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Russian Court Drops Charges Against Atheist for Saying 'God Doesn't Exist'

Anton Vaganov / TASS

A Russian court has dropped criminal charges against a man accused of offending religious believers with his social media posts.

Viktor Krasnov, a resident of the southern city of Stavropol, was standing trial for writing a comment online that “God doesn't exist” and calling the Bible is a “collection of Jewish fairytales." If convicted, Krasnov would have faced up to a year in prison. 

However, on Wednesday, the Stavropol court closed the case, bringing the multi-year saga to an end.

Prosecutors launched the case against Krasnov in 2014, after two users of Vkontakte, Russia's largest social network, complained about his comments. It was the first time Russia brought criminal charges against anyone for offending religious believers' feelings.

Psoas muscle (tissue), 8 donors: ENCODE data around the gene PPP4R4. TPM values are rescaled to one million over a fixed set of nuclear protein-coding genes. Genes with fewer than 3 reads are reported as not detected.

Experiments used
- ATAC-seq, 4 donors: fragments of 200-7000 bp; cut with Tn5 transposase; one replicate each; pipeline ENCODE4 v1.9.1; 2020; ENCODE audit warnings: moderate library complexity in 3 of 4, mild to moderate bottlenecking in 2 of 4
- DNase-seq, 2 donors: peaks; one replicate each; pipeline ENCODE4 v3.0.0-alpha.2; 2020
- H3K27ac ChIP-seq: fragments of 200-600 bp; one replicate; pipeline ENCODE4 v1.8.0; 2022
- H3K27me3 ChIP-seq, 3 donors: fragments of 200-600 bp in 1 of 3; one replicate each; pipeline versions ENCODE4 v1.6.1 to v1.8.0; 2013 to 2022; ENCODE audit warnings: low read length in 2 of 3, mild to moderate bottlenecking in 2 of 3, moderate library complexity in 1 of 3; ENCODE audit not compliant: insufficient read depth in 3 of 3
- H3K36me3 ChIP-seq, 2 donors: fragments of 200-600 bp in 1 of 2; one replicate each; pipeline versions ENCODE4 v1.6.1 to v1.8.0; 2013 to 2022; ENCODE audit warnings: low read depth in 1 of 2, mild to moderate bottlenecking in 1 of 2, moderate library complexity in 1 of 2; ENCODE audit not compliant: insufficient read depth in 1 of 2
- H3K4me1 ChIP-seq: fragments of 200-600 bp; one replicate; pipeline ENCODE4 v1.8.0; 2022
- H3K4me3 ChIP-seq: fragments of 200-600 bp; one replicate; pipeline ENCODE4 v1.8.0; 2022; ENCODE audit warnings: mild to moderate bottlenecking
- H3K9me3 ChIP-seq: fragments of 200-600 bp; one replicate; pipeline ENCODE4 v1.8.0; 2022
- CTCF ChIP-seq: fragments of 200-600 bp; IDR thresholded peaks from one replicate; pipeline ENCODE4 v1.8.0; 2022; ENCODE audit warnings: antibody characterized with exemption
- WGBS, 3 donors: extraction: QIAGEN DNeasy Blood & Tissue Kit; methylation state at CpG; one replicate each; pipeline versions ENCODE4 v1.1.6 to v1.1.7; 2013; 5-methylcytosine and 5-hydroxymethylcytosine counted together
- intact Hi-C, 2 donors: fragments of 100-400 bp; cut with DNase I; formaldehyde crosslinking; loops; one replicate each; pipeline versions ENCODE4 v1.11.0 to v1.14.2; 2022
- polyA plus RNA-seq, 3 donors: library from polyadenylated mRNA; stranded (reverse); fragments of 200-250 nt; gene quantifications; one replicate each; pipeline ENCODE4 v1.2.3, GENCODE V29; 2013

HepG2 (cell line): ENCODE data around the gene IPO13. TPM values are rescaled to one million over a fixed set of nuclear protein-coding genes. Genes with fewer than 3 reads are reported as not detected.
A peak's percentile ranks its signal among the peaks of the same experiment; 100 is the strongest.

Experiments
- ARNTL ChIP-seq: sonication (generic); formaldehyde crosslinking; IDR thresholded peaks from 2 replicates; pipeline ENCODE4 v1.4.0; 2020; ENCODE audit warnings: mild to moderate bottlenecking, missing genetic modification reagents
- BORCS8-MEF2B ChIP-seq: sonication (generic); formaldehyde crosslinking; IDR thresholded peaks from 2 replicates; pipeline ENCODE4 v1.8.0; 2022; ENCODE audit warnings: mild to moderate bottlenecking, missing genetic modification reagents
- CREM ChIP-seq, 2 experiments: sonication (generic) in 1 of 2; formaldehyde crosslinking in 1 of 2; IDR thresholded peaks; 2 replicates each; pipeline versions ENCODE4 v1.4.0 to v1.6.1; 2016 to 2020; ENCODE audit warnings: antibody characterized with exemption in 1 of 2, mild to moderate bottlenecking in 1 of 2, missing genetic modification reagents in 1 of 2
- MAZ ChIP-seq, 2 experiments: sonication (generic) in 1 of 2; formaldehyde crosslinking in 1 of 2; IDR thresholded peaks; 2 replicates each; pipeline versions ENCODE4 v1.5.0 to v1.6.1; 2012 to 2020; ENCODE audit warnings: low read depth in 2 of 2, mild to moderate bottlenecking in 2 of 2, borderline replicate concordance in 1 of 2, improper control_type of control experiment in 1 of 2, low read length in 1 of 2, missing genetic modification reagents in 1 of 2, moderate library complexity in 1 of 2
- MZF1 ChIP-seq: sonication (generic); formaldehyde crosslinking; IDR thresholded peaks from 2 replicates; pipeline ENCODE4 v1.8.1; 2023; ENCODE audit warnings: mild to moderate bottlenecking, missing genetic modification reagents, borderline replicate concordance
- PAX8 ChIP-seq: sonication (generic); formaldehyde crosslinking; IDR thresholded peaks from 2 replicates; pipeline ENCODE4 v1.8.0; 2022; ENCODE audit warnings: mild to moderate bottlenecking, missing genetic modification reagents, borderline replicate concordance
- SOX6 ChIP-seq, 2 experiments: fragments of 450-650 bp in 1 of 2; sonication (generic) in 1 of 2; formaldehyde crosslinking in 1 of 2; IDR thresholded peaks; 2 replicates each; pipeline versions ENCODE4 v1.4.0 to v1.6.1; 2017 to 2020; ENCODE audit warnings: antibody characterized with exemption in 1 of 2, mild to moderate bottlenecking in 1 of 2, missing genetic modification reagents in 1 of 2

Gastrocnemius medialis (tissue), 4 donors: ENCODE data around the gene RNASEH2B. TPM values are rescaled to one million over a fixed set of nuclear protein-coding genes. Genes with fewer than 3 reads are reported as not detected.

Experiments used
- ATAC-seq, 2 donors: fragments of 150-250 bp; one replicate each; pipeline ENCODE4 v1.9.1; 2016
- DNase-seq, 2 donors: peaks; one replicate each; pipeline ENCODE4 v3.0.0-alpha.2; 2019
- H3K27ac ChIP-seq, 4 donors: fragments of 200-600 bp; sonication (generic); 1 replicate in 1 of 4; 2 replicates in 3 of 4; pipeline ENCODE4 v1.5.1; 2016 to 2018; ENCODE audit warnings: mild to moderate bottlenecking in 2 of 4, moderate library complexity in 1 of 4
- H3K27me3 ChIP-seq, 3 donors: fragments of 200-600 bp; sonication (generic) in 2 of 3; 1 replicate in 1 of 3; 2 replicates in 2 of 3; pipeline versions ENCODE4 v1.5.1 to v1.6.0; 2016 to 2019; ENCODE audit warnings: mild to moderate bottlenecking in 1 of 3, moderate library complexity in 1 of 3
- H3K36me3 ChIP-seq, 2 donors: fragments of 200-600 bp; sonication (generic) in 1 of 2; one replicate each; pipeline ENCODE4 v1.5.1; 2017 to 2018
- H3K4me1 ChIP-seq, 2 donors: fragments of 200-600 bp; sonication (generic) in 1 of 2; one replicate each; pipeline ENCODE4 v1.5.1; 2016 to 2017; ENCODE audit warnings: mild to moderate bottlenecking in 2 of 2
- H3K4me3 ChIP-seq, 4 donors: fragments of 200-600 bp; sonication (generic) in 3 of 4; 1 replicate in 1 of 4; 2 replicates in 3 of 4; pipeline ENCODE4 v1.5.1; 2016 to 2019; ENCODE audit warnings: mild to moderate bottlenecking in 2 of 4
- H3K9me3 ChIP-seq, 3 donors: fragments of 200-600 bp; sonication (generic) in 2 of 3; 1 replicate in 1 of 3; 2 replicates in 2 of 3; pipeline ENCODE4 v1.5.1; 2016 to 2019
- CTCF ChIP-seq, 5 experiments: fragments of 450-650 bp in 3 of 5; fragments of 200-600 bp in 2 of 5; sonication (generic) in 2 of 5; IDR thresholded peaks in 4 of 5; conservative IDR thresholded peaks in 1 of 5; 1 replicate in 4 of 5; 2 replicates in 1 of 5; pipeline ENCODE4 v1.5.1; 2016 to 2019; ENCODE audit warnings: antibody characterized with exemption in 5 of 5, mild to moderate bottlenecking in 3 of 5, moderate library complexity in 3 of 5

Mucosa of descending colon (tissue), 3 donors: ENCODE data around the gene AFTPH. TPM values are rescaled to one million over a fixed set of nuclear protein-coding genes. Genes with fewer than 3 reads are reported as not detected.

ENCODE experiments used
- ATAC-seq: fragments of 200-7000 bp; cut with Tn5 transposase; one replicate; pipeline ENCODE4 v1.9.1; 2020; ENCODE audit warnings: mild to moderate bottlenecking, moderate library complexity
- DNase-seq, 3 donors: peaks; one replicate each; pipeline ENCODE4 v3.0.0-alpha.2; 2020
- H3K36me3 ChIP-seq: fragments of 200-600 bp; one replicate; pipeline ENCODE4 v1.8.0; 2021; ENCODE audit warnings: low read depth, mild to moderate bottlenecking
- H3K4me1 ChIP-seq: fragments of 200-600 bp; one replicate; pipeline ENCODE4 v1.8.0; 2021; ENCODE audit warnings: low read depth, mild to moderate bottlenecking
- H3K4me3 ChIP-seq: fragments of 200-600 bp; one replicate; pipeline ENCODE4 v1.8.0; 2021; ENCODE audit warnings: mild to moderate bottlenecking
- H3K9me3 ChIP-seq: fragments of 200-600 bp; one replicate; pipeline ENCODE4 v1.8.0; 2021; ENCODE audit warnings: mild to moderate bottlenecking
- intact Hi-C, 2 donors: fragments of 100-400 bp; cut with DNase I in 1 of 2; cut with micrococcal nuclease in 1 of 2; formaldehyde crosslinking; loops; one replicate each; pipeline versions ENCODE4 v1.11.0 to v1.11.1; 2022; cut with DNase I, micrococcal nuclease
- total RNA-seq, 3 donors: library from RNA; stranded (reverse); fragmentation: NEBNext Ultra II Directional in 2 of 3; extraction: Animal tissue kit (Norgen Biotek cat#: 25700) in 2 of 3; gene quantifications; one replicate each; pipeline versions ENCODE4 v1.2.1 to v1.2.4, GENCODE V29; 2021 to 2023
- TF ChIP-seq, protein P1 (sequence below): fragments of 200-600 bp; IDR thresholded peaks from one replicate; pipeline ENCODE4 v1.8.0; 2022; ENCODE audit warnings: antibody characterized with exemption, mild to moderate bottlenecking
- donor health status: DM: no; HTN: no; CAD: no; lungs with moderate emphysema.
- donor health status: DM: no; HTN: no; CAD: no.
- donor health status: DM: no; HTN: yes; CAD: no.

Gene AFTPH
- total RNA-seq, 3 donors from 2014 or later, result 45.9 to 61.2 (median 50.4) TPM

At first, counter-extremism officers tried to charge Krasnov with “inciting hatred toward religion.” When that failed, they tried the charge of “insulting religious believers' feelings,” Krasnov's lawyer, Andei Sabinin, told The Moscow Times in March 2016.

Then, the two “victims” — the young men who initiated the case — refused to participate in the trial. Eventually, they were forced to testify. In the dock, one accuser struggled to prove he was religious, while "the other looked more prepped,” Sabinin said. 

The lawyer believed both men were used by law enforcement to “complete a plan” to produce a certain number of convictions.

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